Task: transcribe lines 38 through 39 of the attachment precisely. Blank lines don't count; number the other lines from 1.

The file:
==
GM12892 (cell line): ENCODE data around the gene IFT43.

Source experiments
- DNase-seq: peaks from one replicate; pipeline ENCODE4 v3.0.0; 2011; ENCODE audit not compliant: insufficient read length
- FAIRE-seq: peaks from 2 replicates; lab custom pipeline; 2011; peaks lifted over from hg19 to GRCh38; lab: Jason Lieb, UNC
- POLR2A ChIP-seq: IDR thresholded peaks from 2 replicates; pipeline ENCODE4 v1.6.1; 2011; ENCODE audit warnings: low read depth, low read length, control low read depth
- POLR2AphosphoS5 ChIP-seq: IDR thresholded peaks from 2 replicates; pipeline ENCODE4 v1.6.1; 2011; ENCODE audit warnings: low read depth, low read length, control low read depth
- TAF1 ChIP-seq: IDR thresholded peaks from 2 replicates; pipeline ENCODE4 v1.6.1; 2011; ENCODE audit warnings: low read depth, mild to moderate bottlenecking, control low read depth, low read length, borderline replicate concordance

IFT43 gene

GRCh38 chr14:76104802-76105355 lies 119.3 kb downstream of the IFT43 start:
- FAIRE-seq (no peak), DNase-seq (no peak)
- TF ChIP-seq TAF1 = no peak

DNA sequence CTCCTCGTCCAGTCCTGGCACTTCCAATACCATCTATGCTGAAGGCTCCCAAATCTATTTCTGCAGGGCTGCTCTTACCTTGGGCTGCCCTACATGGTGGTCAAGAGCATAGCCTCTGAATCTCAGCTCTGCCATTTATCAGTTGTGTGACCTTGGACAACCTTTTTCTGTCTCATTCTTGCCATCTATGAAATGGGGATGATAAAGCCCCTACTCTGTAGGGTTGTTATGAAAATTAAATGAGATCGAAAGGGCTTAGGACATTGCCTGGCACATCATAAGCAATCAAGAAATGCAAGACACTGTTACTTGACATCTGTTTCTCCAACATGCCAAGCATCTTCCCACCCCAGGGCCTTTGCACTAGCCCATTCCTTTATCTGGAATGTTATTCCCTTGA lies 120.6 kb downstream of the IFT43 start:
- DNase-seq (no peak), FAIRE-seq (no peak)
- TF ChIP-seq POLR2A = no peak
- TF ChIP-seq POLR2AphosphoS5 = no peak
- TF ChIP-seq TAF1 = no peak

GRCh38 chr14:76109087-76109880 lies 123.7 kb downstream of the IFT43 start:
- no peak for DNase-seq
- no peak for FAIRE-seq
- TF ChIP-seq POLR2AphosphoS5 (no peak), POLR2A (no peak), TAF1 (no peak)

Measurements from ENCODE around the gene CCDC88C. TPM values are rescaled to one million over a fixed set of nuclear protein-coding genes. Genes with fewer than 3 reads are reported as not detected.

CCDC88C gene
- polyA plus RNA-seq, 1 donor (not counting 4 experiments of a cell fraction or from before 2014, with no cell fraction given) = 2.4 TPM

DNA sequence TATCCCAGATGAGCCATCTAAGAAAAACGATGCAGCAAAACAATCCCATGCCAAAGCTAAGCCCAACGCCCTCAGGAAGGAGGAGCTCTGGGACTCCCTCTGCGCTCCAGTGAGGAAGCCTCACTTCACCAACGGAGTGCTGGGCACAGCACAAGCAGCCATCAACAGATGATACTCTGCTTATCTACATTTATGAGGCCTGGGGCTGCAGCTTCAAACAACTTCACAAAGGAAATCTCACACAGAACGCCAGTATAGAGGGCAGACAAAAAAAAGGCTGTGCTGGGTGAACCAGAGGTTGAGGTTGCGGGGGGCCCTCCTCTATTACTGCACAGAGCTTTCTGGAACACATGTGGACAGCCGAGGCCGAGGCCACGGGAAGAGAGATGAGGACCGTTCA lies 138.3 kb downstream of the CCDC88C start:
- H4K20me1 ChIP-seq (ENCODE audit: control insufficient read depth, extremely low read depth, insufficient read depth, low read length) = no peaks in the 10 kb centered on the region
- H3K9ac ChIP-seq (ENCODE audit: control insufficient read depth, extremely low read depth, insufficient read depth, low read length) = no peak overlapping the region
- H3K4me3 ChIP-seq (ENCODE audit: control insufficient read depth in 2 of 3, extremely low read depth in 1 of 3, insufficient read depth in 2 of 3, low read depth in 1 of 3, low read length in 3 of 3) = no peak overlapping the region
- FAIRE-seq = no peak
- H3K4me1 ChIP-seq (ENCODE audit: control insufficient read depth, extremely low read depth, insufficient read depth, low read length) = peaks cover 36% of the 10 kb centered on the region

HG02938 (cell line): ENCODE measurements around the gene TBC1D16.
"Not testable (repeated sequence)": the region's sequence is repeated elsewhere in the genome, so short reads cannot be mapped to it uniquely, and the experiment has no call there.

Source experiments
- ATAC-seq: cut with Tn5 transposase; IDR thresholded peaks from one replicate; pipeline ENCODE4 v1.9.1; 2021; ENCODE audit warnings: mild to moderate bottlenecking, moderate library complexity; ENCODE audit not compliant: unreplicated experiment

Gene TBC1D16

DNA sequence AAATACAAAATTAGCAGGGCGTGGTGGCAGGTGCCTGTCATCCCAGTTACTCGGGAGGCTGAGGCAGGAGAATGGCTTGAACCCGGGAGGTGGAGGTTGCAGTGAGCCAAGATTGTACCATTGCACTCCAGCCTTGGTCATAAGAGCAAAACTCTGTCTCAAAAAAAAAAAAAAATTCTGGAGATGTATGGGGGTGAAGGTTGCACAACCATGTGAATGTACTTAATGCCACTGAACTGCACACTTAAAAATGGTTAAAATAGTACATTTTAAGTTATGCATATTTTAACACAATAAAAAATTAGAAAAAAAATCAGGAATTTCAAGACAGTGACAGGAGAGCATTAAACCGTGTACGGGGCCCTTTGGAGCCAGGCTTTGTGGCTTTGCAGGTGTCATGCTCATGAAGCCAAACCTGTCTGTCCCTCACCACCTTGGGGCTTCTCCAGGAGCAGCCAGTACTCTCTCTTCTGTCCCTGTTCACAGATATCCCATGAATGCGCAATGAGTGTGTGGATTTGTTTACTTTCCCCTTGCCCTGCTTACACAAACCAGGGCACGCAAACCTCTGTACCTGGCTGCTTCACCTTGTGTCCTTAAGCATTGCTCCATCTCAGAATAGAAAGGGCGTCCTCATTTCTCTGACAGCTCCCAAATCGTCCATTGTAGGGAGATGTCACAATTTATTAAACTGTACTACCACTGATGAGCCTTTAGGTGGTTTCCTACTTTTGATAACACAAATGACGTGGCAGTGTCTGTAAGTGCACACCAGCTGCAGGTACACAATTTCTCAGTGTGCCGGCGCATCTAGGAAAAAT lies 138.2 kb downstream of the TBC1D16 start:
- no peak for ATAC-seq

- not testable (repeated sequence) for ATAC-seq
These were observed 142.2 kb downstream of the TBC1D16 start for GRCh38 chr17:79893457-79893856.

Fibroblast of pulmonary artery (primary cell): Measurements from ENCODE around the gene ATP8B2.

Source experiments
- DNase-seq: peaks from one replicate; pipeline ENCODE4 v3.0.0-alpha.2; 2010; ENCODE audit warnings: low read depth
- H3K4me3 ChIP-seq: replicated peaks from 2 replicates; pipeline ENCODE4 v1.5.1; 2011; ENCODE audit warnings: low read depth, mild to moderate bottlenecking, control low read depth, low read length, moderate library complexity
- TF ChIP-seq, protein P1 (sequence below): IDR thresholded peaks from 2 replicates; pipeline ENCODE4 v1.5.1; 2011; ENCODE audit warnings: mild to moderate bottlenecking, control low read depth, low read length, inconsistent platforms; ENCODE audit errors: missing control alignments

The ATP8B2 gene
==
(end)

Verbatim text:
These were observed 142.2 kb downstream of the TBC1D16 start for GRCh38 chr17:79893457-79893856.

Fibroblast of pulmonary artery (primary cell): Measurements from ENCODE around the gene ATP8B2.